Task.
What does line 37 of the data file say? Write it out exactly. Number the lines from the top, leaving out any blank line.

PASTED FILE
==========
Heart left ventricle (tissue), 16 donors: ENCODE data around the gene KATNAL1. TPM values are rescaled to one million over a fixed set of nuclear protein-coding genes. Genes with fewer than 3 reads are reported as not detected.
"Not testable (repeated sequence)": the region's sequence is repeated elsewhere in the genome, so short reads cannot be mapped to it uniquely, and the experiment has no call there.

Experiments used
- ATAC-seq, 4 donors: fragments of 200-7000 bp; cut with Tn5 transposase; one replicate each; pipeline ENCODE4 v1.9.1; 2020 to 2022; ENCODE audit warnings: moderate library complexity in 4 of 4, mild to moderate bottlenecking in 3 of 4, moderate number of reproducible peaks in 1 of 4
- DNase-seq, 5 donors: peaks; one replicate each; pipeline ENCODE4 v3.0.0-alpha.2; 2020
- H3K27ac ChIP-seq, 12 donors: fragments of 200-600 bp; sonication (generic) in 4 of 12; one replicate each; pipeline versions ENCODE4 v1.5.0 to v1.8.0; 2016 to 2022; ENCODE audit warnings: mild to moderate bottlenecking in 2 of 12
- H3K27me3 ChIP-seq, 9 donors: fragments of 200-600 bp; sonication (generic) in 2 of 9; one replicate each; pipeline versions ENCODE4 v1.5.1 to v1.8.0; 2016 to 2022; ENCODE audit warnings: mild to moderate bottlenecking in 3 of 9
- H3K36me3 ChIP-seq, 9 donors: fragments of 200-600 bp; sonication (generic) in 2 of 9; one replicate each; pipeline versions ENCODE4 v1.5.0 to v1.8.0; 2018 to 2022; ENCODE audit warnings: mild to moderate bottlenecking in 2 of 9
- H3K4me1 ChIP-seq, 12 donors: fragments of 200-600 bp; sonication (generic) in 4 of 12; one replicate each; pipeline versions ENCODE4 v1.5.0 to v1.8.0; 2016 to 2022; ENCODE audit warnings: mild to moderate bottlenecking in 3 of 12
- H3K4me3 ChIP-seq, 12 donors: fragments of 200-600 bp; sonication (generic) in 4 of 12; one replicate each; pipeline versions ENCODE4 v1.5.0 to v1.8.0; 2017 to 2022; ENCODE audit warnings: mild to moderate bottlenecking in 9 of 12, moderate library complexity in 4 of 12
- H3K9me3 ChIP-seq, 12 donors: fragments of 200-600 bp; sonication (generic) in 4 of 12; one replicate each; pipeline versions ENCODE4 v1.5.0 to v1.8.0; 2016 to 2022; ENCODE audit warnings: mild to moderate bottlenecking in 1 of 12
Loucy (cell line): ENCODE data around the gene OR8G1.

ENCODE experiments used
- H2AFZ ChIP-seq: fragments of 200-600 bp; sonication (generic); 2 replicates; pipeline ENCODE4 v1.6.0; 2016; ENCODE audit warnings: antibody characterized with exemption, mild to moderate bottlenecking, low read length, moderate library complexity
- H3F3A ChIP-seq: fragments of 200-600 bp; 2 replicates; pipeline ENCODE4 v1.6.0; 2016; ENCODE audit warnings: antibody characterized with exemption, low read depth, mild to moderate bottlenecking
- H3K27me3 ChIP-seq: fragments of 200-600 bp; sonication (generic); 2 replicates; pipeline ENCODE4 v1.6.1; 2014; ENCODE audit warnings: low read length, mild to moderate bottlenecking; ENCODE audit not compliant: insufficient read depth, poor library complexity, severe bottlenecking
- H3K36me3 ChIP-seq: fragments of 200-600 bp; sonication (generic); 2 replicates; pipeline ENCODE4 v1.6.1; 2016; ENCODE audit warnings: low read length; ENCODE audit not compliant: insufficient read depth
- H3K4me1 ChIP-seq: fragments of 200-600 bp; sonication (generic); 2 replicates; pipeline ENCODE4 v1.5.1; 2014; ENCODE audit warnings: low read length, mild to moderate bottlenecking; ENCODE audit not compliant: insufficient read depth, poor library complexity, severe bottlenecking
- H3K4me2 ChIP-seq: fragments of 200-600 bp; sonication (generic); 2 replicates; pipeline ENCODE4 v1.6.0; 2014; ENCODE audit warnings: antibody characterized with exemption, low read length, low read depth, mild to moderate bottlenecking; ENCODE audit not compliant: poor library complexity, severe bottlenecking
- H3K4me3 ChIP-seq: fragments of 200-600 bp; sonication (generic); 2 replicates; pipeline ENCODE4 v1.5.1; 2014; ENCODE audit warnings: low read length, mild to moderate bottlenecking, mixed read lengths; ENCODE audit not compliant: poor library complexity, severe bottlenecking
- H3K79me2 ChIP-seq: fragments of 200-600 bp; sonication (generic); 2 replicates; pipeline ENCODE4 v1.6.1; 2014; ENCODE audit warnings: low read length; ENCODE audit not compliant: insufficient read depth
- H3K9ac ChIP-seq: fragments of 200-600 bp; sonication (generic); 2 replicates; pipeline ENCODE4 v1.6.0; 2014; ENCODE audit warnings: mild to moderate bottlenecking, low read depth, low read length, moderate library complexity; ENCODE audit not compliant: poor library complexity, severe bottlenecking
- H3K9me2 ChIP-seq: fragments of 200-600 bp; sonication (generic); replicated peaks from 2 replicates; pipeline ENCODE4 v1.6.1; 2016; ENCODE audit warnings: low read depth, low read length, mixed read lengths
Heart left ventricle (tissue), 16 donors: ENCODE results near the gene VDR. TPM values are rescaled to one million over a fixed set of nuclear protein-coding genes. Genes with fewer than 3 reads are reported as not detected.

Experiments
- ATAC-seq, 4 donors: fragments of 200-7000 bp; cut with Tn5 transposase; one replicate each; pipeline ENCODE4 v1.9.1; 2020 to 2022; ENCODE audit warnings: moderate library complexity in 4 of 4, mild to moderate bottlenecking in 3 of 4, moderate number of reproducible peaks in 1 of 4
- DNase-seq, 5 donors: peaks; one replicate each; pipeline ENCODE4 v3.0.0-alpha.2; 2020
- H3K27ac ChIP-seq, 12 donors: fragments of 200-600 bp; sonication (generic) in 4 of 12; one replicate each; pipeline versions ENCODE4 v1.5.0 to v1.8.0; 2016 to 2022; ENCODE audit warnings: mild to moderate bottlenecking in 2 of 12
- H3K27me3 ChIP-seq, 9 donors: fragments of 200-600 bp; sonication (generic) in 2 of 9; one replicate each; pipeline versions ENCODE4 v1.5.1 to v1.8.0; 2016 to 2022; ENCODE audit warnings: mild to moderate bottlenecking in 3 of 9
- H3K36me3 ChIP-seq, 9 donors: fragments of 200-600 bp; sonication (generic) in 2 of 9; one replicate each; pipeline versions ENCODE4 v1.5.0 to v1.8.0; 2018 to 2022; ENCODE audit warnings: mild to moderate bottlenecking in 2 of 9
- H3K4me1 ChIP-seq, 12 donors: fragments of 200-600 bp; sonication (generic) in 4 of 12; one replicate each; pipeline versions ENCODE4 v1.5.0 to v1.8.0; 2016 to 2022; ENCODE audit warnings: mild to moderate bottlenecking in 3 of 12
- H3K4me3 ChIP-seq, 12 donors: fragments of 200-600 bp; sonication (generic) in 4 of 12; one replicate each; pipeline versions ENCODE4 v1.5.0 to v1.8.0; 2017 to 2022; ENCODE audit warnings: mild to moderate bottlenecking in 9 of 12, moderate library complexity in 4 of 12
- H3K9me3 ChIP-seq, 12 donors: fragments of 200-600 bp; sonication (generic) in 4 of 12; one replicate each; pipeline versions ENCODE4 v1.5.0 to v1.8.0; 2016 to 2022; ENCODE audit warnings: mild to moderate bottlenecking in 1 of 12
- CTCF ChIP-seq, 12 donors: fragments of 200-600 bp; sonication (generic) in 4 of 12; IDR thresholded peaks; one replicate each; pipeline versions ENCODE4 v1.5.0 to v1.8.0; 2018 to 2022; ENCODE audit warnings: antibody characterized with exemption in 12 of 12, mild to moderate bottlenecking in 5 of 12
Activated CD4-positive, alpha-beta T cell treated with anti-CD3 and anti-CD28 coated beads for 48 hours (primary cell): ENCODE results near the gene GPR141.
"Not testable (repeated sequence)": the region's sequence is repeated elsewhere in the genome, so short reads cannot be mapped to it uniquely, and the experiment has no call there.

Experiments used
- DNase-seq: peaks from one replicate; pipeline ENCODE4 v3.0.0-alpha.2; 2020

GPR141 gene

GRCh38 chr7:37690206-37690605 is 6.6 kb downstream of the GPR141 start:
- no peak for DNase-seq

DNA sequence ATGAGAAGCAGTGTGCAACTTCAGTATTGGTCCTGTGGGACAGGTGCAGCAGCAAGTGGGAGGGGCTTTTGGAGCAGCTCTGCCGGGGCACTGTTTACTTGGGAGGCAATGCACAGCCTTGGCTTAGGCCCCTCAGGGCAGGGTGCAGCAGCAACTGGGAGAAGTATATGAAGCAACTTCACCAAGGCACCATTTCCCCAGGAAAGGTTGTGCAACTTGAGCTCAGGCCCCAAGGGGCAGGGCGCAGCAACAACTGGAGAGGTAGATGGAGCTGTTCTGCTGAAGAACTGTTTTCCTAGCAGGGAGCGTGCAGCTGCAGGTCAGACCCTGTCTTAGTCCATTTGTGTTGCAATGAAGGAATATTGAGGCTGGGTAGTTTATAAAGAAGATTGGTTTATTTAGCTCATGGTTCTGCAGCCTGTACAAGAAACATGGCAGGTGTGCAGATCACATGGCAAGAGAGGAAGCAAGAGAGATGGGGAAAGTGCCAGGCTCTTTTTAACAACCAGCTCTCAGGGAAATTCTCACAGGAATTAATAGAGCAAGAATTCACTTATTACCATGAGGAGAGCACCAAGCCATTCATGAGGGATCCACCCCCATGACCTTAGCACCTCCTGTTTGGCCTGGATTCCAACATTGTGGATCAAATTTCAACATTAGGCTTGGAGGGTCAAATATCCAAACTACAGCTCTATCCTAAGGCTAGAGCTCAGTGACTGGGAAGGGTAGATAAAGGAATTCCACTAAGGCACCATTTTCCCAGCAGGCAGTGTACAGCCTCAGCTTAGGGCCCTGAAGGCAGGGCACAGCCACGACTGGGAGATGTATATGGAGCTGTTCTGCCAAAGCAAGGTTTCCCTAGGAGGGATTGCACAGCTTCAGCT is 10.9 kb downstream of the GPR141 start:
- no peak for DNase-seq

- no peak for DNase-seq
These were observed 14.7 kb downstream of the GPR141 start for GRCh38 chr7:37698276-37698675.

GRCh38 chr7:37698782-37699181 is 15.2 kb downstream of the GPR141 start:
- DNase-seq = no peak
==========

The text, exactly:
Experiments used